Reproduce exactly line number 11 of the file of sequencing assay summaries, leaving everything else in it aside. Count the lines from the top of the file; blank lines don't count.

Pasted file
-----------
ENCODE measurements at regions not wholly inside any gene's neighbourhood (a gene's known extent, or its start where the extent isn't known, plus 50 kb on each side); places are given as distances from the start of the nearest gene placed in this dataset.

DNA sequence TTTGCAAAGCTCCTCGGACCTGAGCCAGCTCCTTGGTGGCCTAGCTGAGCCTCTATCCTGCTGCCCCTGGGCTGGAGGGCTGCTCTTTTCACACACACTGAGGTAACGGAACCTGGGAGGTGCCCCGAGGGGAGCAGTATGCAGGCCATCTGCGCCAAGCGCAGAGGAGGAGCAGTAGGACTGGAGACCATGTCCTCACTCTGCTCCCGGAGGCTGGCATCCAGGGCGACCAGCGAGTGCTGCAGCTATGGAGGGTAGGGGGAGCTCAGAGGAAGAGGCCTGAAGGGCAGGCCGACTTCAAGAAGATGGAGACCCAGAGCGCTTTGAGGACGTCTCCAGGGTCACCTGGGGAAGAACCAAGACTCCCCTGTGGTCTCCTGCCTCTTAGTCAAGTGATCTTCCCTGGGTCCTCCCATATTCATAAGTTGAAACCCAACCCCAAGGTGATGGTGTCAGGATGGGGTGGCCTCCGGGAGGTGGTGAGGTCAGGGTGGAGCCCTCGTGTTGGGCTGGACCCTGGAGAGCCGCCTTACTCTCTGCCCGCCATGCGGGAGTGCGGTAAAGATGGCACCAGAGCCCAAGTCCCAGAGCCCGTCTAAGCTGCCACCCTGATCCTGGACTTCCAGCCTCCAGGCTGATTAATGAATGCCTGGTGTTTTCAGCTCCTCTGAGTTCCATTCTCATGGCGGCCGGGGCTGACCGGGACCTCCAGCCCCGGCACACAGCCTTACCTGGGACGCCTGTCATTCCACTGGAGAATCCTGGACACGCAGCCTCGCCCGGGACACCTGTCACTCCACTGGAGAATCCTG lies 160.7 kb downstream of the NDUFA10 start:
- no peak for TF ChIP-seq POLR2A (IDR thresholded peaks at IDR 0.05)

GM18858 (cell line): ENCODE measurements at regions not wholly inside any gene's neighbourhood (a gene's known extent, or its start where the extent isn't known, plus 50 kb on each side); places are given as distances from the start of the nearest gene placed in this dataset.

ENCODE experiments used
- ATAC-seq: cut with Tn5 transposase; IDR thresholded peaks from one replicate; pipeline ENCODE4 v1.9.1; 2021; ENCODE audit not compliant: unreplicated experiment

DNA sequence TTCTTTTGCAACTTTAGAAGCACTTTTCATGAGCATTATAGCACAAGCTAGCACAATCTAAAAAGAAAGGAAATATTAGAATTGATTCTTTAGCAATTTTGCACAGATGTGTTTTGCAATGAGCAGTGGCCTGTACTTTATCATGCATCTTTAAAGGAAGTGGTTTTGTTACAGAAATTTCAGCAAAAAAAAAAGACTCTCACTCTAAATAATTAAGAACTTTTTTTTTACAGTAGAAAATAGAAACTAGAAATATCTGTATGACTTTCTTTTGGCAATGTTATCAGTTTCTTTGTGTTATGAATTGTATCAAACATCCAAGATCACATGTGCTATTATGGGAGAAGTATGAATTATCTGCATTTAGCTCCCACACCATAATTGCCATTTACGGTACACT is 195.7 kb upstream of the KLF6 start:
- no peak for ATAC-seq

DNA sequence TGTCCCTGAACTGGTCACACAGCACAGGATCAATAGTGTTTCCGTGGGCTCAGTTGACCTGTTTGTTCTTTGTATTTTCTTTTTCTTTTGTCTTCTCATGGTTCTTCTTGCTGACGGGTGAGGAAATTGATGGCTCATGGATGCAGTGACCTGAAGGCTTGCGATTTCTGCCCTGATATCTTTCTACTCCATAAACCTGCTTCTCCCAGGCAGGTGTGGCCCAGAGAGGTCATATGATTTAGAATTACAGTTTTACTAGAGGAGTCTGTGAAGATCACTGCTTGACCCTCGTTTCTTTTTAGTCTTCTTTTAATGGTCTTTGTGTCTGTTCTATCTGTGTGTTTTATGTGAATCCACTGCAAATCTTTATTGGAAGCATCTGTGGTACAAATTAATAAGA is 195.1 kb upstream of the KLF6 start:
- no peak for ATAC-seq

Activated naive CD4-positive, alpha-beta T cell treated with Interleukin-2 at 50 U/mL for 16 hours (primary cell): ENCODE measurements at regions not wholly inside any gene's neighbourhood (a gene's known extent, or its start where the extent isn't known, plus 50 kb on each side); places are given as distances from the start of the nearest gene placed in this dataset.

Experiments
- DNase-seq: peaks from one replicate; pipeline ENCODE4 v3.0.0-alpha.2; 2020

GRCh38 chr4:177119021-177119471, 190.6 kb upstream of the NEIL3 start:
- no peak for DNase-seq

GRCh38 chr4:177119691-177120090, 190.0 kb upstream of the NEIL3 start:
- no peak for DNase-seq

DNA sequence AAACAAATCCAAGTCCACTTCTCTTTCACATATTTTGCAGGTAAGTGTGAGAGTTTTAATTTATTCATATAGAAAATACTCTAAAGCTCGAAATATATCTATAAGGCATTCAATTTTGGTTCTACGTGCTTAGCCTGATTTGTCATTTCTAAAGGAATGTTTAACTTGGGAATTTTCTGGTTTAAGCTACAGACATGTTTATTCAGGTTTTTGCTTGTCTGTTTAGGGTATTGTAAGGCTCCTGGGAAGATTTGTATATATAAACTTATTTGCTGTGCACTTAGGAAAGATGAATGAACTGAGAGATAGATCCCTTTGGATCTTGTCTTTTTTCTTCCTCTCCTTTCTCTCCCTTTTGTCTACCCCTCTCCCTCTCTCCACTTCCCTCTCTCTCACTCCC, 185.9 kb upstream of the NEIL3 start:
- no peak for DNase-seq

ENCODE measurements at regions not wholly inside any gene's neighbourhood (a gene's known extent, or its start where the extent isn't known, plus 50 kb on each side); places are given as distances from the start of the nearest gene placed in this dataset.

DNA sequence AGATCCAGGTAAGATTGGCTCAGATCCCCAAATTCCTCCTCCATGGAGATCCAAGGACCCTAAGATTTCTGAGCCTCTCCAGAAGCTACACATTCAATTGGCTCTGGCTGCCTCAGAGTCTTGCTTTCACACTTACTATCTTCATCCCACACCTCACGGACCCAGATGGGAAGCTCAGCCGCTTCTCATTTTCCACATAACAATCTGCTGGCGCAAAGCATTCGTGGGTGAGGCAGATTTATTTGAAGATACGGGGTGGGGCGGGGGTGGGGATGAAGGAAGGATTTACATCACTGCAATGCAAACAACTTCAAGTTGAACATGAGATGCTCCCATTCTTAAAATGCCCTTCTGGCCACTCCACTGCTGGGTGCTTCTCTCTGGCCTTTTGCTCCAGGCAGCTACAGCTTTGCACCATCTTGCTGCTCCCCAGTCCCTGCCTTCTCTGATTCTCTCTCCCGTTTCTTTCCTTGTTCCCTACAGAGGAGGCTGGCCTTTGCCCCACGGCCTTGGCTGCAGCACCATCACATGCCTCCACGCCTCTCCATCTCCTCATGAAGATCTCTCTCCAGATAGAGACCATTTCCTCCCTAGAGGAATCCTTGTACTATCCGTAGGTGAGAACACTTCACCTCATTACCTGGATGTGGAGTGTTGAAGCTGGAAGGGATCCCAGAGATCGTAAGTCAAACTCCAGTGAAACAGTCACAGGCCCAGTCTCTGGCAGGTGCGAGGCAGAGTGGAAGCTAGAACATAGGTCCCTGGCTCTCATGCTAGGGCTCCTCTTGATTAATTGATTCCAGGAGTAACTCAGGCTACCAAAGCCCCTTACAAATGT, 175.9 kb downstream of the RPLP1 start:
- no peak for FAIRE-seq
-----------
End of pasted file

Activated naive CD4-positive, alpha-beta T cell treated with Interleukin-2 at 50 U/mL for 16 hours (primary cell): ENCODE measurements at regions not wholly inside any gene's neighbourhood (a gene's known extent, or its start where the extent isn't known, plus 50 kb on each side); places are given as distances from the start of the nearest gene placed in this dataset.